All Creatures Great and Small 

Animals have been part of our lives since the beginning of time. Now their role in the treatment of trauma and depression, as well as therapy for people with disabilities, is growing.

Known as Animal Assisted Therapy (AAT), the use of animals for therapeutic purposes began in 1919 when Franklin Lane suggested using dogs with psychiatricpatients. Since then animals have been helping patients with various illnesses and conditions.

HS Bossard first described the positive effects of animals on the mental health of patients but Boris Levinson is considered the father of AAT as he coined the phrases "Pet Therapy" and "pet-oriented child psychotherapy."

AAT  "promotes positive human-animal interaction and incorporates the talents and traits of a therapy animal into a therapeutic setting to facilitate the recovery of a patient seeking physical or mental health services."

Animals used in AAT range from the most common, dogs and horses, tocats, birds, monkeys, elephants, dolphins, rabbits and other animals, evenlizards! Dogs and horses are most common because of their accessibility andtemperament.

Therapy Dogs

Lesley de Klerk is the founder of Paws for People(1998) South Africa's first fully insured and registered Therapy Dog Unit. She explains that there is a difference between AAT and animal activity. "Animal activity is a visit programme where the dogs work with people, or they are together with people, in a feel good situation. AAT is when the therapy is being done with a goal related outcome, together with an OT, or a relatedprofessional."

AAT is well known overseas and its benefits welldocumented but in South Africa it is only now gaining momentum. "Although we have been active in AAT in this country for 15 years, it is only now beginning to be acknowledged as a treatment with multiple benefits."

She says the reason why dogs are commonly used forAAT is because they are huge motivators. "They also are non-judgmental. Unlikeus, they are not visual judgers, but see what lies inside a person. Dogs don't care what you look like. As such, dogs are useful across the board from treating depression, the aged, children, people with disabilities and conditions such as old timers."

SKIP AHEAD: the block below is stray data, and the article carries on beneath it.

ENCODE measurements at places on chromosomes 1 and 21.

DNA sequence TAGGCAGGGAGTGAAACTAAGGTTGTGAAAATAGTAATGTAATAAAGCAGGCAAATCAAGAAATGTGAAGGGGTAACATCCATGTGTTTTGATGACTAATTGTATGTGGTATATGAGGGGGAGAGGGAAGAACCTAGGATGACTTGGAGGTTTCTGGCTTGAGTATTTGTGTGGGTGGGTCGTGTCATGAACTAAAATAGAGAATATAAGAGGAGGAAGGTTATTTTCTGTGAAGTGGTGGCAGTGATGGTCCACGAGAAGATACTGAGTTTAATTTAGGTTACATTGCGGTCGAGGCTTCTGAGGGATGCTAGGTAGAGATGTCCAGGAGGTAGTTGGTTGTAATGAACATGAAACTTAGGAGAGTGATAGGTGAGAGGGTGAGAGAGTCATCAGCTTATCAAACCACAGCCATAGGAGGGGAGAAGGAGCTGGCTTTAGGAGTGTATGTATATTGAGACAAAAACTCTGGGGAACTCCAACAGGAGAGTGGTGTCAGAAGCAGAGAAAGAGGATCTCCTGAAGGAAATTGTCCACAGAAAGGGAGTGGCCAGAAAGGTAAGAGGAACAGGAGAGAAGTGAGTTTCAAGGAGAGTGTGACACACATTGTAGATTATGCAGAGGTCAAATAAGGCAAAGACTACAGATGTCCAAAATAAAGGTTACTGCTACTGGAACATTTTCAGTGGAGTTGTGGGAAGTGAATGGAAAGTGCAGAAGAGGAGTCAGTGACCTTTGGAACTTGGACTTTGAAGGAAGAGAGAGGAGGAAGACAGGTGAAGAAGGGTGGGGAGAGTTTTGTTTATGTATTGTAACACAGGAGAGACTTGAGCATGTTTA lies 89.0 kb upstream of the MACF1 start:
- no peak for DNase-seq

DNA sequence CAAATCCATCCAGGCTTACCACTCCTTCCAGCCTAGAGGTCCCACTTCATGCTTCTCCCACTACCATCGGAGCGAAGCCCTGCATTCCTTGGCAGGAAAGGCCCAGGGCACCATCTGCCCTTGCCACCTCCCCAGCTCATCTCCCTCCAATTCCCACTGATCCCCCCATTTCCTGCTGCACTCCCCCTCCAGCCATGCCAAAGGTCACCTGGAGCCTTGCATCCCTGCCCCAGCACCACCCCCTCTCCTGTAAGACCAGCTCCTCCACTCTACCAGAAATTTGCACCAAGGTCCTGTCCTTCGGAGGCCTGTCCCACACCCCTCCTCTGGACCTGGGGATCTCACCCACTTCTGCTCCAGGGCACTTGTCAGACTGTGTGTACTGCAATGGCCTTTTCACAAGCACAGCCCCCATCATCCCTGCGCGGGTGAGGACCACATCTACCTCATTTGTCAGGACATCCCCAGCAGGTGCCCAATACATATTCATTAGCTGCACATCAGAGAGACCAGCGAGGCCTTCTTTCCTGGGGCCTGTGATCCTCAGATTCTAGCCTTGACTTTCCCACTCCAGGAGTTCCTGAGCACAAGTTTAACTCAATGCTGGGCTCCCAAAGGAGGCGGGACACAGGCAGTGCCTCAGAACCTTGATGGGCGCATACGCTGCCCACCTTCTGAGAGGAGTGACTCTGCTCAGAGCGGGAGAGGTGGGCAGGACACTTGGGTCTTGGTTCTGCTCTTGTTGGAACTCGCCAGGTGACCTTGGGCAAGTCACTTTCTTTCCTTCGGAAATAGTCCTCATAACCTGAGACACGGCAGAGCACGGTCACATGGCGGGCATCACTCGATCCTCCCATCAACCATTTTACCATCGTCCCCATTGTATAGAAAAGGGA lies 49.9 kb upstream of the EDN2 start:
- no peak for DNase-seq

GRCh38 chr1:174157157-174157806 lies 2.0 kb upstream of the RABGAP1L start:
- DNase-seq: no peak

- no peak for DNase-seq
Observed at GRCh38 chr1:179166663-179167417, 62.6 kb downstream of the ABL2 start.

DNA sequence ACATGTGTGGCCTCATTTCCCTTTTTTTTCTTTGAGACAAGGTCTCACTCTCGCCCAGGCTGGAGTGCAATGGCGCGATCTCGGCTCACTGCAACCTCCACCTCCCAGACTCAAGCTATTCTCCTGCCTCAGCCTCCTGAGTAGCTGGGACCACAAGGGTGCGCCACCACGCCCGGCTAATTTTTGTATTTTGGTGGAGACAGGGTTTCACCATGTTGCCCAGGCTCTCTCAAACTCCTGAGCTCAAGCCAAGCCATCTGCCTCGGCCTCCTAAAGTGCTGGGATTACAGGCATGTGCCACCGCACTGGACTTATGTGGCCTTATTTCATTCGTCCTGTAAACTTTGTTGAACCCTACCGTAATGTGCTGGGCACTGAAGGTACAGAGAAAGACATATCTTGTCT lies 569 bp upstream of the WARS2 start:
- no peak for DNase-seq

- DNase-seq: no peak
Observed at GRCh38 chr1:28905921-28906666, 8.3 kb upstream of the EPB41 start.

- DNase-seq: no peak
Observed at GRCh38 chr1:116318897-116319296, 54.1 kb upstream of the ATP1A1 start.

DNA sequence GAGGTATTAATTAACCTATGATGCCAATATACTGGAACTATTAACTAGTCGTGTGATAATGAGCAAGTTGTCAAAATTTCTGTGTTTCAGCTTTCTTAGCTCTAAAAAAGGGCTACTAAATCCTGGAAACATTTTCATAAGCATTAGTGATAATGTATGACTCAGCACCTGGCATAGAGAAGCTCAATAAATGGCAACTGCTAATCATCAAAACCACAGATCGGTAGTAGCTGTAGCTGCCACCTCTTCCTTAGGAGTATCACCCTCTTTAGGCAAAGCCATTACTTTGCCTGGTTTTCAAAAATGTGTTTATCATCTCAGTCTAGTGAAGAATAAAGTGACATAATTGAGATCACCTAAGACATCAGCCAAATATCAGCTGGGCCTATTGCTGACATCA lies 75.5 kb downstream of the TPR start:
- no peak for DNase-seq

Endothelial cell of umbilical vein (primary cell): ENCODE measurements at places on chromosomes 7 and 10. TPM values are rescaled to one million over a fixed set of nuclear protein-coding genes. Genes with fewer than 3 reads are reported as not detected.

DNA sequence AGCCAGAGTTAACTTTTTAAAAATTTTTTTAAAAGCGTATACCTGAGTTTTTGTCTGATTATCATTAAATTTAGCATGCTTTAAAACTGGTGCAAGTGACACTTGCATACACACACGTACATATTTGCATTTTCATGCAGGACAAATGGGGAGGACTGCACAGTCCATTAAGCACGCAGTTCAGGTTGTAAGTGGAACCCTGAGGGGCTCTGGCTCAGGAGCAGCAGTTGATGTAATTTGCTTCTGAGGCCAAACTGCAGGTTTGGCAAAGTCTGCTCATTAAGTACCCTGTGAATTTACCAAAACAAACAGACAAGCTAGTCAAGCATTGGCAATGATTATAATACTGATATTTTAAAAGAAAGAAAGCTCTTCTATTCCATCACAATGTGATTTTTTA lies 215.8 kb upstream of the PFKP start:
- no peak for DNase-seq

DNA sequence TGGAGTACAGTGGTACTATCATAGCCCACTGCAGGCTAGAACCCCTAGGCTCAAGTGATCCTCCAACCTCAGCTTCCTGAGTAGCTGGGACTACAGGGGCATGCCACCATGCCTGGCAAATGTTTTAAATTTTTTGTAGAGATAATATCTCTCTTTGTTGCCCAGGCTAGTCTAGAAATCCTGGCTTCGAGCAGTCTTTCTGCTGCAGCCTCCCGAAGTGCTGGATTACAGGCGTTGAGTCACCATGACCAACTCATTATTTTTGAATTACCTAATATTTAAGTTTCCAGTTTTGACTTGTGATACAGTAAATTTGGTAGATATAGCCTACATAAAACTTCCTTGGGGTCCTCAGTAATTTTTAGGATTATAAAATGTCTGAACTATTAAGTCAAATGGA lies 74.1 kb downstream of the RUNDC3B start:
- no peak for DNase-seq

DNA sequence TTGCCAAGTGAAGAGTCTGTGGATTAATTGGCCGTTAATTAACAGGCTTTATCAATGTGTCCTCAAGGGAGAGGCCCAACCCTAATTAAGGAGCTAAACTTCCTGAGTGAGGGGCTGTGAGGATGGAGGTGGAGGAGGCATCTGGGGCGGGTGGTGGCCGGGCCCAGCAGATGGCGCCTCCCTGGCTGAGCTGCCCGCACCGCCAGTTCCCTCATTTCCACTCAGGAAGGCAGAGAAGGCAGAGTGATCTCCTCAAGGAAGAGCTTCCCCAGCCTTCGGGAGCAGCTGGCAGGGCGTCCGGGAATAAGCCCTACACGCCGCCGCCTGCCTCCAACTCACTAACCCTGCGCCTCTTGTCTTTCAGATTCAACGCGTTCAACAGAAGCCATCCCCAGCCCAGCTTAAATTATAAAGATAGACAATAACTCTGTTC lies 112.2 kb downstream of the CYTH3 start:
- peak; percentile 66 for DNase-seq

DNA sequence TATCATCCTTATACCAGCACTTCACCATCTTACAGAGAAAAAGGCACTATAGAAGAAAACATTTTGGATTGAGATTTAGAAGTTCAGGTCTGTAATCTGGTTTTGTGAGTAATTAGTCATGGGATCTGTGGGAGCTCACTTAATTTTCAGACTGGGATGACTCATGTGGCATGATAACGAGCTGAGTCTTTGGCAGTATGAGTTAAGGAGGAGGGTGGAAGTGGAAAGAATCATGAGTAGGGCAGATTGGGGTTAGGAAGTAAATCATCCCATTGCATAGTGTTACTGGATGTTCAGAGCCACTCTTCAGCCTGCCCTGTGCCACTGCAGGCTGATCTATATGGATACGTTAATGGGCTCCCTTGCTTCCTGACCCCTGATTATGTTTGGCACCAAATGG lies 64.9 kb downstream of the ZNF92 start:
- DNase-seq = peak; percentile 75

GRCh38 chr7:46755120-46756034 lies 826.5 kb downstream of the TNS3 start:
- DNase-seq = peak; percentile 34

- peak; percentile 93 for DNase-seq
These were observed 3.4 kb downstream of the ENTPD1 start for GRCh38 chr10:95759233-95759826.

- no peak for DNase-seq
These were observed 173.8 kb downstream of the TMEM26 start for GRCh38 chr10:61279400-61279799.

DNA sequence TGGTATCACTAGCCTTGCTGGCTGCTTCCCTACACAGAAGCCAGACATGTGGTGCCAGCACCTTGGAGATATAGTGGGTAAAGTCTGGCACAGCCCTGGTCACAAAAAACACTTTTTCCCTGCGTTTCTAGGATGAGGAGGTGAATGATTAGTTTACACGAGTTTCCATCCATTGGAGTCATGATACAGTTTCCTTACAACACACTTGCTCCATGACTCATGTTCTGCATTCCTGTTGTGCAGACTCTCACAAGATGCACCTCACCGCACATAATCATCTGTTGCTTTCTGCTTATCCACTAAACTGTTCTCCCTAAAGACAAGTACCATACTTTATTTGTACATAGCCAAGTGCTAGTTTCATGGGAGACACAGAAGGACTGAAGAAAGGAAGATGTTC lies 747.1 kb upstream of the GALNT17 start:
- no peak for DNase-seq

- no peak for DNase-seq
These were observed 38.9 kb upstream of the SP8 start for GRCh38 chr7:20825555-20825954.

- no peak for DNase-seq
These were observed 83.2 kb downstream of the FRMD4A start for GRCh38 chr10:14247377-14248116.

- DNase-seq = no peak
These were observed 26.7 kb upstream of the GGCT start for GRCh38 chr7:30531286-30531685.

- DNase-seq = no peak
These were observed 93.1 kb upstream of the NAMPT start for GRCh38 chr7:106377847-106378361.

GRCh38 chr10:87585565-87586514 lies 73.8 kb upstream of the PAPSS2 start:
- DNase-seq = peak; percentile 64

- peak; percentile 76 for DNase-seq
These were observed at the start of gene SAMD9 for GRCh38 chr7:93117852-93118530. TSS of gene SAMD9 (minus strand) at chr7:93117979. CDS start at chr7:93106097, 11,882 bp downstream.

Therapy dogs come in all shapes and sizes, and can beany breed as long as they have a good temperament. These trained dogs are gentle, patient and at ease in any situation. Children generally like to hug the dogs while adults pet the dogs. This is not just a feel good exercise. A wheelchair user will be tasked with positioning their wheelchair closer to thedog to pat it; thereby, without knowing it, improving their manoeuvring skills.

Research in the US has confirmed the positive effects of AAT scientifically. "Petting a dog can reduce the stress hormone, cortisol," says de Klerk. Paws for People do facility visits, not one-on-one visits. DeKlerk's branch visit their ten facilities twice a month and the organisation is manned by volunteers across the country.

Therapy Horses

Animals can become an extension of a person's body allowing a person with a disability to perform acts indirectly whilst functioning more independently. Horses provide a positive emotional effect as dogs do.

There are different types of AAT with horses:

Hippotherapy is a physical, occupational or speech therapy treatment strategy that utilises equine (horse) movement. The aims andgoals are therapy based.

Therapeutic Riding is with a Riding for the Disabled Instructor, who has trained to work with people with disabilities, under the supervision of a therapist. The aims and goals are therapy based, but ridingskills are also taught.